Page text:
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One Decade Down: Open Source Software Consultancy

Part 7: Creating the Source Code

Mon Mar 21 14:29:15 2016


This is a bit of a story, a bit of a history, a bit of a documentary, and hopefully a lot of entertainment and theatre about Shadowcat Systems.

We are ten years old and to celebrate that fact I want to write ten unique little pieces about Shadowcat that hold as a memory of our first ten years and a celebration of that decade down. All of these pieces are scheduled to be released throughout the whole of our 10th year.

An Open Source Consultancy?

We have always prided ourselves on being a good Open Source Consultancy, but what does that actually mean to us?

  • It might mean that we primarily use Open Source, which we do, in order to reduce costs to our clients.
  • It might mean that we use Open Source Tools as they represent the best of breed in a modern world, as proprietary software is often seen as sluggish, de-innovative and filled with protections that prevent adaptability and evolution.
  • It might mean that we engage with the philosophical concept enshrined by libre, that free software allows the sharing of not just work, but ideas, concepts, that it inspires instead of restricts.
  • It might be that we love communities and contributors.

The truth is that it is of course all of these. One element we pride ourselves on the most is that we are upstanding members of the community. Being part of Open Source isn’t just using the tools or agreeing with the methodology, it is contributing to the projects.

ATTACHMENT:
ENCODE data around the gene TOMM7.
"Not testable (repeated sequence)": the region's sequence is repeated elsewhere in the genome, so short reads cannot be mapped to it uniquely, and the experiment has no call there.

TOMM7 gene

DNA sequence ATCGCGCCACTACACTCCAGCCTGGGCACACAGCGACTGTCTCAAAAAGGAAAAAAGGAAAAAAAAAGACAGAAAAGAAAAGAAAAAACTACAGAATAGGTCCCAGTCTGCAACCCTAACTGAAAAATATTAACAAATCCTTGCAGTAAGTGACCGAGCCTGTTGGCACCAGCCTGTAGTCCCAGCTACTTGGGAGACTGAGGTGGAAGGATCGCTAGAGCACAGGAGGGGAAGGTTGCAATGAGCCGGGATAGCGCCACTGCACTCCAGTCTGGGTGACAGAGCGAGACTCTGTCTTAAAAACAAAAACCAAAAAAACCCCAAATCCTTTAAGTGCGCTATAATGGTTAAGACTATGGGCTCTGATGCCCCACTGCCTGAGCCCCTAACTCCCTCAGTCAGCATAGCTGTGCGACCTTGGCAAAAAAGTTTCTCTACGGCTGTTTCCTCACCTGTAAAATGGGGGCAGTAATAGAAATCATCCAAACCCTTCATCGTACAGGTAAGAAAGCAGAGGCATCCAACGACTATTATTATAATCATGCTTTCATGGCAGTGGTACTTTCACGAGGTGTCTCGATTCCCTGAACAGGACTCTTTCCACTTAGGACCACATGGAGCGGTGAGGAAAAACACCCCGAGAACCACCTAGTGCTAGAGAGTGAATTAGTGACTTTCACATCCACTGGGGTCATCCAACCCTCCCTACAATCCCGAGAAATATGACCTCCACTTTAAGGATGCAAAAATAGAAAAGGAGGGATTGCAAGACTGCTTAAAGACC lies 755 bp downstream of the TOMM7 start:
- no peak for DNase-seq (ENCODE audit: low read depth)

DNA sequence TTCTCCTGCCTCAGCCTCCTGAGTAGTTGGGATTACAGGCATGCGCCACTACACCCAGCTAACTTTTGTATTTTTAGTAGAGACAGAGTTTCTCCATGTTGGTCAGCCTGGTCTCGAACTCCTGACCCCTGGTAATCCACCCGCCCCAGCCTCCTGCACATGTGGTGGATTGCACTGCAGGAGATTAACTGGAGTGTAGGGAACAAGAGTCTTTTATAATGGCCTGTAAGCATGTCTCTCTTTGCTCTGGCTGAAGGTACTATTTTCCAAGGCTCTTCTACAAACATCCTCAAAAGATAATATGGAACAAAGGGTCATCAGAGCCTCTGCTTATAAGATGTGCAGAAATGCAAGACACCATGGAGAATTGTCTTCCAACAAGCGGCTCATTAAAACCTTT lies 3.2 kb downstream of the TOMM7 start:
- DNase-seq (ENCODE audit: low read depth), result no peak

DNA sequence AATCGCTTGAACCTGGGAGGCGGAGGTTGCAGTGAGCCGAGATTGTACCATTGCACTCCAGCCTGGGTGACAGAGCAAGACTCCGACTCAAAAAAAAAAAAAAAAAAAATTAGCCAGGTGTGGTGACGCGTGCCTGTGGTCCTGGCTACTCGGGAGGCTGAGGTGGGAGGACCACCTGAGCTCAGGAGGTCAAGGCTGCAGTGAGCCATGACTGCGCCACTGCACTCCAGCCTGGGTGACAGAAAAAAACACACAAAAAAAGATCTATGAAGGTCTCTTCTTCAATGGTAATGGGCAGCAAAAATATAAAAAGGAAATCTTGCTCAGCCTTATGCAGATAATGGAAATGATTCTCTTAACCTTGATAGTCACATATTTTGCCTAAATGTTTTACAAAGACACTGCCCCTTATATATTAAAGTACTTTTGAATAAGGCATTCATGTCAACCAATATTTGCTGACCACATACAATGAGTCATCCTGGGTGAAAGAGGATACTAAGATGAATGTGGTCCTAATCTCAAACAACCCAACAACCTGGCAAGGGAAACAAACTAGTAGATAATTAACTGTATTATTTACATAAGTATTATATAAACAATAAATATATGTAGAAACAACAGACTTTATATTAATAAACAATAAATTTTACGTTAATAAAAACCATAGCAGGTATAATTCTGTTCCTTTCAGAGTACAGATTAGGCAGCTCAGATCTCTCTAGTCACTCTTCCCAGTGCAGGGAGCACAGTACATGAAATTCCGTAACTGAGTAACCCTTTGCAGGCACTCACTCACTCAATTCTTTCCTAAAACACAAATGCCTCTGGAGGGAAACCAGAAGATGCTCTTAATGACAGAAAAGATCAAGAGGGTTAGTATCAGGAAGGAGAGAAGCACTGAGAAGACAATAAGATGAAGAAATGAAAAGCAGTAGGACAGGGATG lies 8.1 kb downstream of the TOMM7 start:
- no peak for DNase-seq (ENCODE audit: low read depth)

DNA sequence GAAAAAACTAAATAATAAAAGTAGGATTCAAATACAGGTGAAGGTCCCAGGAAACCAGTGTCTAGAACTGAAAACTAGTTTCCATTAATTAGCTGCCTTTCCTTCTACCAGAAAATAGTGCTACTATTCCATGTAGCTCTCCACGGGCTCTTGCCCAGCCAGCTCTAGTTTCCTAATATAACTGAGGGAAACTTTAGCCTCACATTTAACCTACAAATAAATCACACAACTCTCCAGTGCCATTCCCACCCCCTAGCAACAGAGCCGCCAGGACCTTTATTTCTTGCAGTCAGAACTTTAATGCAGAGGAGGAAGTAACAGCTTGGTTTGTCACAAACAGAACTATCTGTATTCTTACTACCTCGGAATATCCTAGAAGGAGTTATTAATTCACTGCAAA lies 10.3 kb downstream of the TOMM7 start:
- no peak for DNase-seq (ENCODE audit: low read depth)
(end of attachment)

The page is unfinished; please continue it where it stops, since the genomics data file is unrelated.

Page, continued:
Over the years Shadowcat has created, or contributed, to a large number of projects, but some of the most memorable are:

  • Dbic (DBIx::Class) ( (
  • Moo (
  • Local::Lib (
  • Fat::Packer (
  • Devel Declare (
  • Reaction (
  • TAK (
  • Object Remote (
  • Web Simple (
  • Catalyst ( (
  • Dancer ( (
  • Moose ( (

… there are many more

You Possibly Used our Software Already!

So this is an anecdote that I like to use, mostly to non-technical people, as it shows the influence of developing and engaging with community software. The conversation goes something like this:

  • Me: So you have probably already used some of the software we originally developed.
  • Them: I doubt it.
  • Me: Have you ever used the iPlayer?
  • Them: Yes.
  • Me: In the UK?
  • Them: Yes.
  • Me: So we created a piece of software called DBIx::Class and that was used by the iPlayer team at the BBC to power some of calls to databases on servers.
  • Them: Really?
  • Me: Yes, so there is a good chance that you used some software that we created and contributed for free.
  • Them: Wow.

Or sometimes…

  • Them: I bet you wish you had charged for it now?

Which is really missing the point. However to my knowledge there are still parts of the iPlayer substructure that use Perl and more specifically Dbic as an ORM, so even today there is a good chance that a large number of people have used some software that Shadowcat (more specifically Matt S. Trout) originally created. The project has now over 200 contributors and is a standard module for many people working with Perl and databases.

That’s one of the beautiful elements of working with Open Source and being an OS Consultancy, you never know what big thing you are going to be a part of and a whole lot of people are willing to help you create that just because it seems like a good idea to them as well.

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